Boris Considers C-Charge change

By Londonist Last edited 112 months ago
Boris Considers C-Charge change

cchargezone.jpg
By Massimo Usai from the Londonist Flickr pool

London Mayor Boris Johnson is considering a new ‘intelligent’ system of congestion charging which could see motorists paying more in peak times.

After getting caught by his own ‘wretched system’ last year and scrapping the much-maligned western extension, Boris is considering introducing a sliding scale of charges for peak and off-peak driving in the capital.

London’s hard-pressed motorists could see themselves paying an increase on the current £8 per day flat charge, although why anyone would subject themselves to the misery of driving in London unless they had no choice is open for debate. The concept of a rush hour is also debatable; Jenny Jones from the Green Party says, ‘The proposal to vary the charges for cars only makes sense if there is an actual rush hour. In reality the roads of central London are pretty much at their peak all day long.’

TfL research suggests that congestion has risen back to pre-CC levels as a result of the ceaseless roadworks and traffic-calming measures previously introduced - who can forget Ken Livingstone’s attempt to bring London to a seething, exhaust-spewing standstill by rephasing traffic lights to stay longer on red? They didn’t call him ‘Red Ken’ for nothing. One of Boris’s first acts as Mayor was to get London moving again in a red light revolution.

The Mayor is also seeking to make paying the congestion charge easier and fairer for motorists with an improved accounts billing system, direct debits and potentially an electronic chip system to track entry into the zone. The proposed scheme is based on one in Stockholm which has been running since 2003.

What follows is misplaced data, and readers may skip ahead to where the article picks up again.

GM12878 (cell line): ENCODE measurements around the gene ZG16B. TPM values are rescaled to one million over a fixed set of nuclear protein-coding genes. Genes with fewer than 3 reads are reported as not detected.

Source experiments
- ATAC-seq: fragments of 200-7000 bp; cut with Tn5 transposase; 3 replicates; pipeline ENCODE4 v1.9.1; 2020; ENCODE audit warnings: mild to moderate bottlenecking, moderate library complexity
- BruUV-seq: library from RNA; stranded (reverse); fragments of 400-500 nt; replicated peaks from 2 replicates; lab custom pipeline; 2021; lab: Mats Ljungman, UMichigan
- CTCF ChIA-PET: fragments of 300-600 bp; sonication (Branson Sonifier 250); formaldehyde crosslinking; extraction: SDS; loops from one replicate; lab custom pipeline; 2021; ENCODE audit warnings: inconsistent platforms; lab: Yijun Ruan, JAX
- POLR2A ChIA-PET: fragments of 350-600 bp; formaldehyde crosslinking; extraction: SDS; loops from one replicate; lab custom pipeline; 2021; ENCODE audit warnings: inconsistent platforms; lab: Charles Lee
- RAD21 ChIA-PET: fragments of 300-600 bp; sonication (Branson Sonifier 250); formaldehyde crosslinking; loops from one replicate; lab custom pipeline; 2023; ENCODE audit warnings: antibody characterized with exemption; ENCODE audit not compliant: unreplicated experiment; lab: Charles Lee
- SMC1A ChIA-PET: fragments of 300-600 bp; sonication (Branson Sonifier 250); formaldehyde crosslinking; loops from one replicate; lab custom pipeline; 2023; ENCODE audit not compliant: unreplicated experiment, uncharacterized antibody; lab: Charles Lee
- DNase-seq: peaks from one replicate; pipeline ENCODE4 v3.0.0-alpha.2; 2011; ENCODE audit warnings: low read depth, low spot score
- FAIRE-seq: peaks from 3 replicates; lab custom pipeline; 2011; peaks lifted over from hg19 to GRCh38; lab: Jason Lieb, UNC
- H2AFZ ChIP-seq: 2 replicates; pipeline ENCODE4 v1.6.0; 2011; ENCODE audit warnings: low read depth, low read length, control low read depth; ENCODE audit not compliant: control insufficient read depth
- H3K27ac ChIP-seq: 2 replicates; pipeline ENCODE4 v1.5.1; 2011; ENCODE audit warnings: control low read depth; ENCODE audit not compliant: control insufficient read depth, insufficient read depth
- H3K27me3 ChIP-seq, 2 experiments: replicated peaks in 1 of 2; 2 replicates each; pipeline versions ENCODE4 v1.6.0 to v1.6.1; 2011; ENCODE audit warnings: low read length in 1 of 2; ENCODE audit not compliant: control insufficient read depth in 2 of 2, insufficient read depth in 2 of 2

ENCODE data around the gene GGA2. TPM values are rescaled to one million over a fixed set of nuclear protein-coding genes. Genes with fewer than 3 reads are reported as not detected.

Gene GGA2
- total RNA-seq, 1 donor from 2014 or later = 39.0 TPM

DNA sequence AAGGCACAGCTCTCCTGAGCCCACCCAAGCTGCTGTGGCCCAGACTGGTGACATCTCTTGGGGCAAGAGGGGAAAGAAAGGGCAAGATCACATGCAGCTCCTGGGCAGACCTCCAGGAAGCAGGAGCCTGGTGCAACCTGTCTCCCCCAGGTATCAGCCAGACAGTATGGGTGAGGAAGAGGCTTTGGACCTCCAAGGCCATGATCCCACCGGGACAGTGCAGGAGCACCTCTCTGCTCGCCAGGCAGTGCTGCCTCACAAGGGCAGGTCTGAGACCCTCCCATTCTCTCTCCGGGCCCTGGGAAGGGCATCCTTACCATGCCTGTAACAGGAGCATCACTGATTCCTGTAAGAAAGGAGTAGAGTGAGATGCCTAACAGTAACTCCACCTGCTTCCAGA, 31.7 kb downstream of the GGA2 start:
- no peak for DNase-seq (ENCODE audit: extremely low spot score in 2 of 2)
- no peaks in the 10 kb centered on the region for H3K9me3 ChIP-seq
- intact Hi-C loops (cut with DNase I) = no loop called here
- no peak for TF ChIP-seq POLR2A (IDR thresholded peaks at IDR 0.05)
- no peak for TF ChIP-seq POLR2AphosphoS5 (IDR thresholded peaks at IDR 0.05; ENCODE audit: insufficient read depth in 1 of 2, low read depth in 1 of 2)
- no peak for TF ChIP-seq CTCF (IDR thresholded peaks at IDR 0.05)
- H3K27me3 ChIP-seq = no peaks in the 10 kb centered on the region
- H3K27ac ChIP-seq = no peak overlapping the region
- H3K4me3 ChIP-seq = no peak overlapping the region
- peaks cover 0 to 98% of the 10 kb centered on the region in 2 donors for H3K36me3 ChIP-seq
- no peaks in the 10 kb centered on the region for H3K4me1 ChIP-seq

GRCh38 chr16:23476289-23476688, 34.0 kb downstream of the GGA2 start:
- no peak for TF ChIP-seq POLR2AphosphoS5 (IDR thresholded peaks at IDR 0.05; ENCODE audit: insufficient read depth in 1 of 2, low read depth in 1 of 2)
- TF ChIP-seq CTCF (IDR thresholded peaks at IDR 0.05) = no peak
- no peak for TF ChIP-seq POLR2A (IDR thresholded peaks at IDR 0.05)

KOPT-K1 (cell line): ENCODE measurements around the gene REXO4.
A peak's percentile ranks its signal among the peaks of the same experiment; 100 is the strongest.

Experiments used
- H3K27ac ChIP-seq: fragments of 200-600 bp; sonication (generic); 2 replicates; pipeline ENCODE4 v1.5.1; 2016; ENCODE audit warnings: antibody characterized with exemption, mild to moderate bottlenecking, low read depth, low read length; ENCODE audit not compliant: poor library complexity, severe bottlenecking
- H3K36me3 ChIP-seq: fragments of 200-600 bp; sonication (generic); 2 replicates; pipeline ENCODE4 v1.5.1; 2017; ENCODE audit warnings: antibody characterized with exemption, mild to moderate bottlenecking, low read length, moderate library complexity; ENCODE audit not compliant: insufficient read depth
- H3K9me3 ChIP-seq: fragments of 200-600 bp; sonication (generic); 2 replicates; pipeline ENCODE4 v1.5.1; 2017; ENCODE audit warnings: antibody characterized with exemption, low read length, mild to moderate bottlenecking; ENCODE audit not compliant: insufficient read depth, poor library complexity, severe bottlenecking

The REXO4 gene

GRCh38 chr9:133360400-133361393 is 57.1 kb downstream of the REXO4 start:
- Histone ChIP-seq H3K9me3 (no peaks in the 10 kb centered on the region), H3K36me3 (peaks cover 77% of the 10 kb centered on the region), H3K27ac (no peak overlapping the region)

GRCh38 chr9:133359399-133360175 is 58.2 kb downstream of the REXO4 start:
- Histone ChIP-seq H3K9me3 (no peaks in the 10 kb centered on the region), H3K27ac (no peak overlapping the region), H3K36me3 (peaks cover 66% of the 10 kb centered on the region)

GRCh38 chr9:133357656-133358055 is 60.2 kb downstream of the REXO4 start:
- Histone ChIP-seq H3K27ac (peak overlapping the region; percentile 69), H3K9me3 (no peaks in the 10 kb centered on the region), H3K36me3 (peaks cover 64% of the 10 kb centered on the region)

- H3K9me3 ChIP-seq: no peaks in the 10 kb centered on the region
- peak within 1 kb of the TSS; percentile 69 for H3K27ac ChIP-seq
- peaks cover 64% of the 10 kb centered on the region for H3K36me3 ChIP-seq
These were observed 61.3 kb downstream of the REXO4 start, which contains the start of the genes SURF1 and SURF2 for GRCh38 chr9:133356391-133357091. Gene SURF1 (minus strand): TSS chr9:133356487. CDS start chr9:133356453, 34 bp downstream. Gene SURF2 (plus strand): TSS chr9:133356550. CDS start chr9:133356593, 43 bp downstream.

And if you’re a firm believer in four wheels bad, two wheels good, there’s always TfL’s cycle hire scheme due to be introduced in 2010.

By Beth Torr

Last Updated 17 March 2009

markle

Wow, this is the sort of comment piece that I would expect to see emanating from Andrew Gilligan's mouth.

Making London 'easier' to drive in is entirely counter-productive - most research shows that if you create the road capacity, it will get used, returning to former congestion levels.

The policies of the former mayor - which saw pedestrians and vehicles which made more efficient use of the limited road space (buses, cycles, motorbikes) getting priority over drivers made logical sense - we've only got a limited amount road space in London, and it's much more sensible to use what space we do have in the most efficient manner possible.

Now before I get set upon, I live on the perimeter of the congestion charge zone, and I drive. I wholeheartedly support the scheme - the fact of the matter is that there is little *need* to drive in central London during weekdays - on occasions where I would need to drive, it's easy enough to postpone the journey to the evening or weekend.

Boris may well have had a 'red light revolution' - but shaving a couple of seconds off of a bunch of lights won't really have a huge impact on the city - projects that would have made a huge impact on congestion - such as the implementation of the cross-river tram, have been unceremoniously ditched by him.

By the way, the Western zone wasn't "much maligned" as you assert - in TfL's

Dave

"Wow, this is the sort of comment piece that I would expect to see emanating from Andrew Gilligan's mouth."

Oh I dunno, I think this is a pretty balanced summary of the situation.

"Making London 'easier' to drive in is entirely counter-productive - most research shows that if you create the road capacity, it will get used, returning to former congestion levels."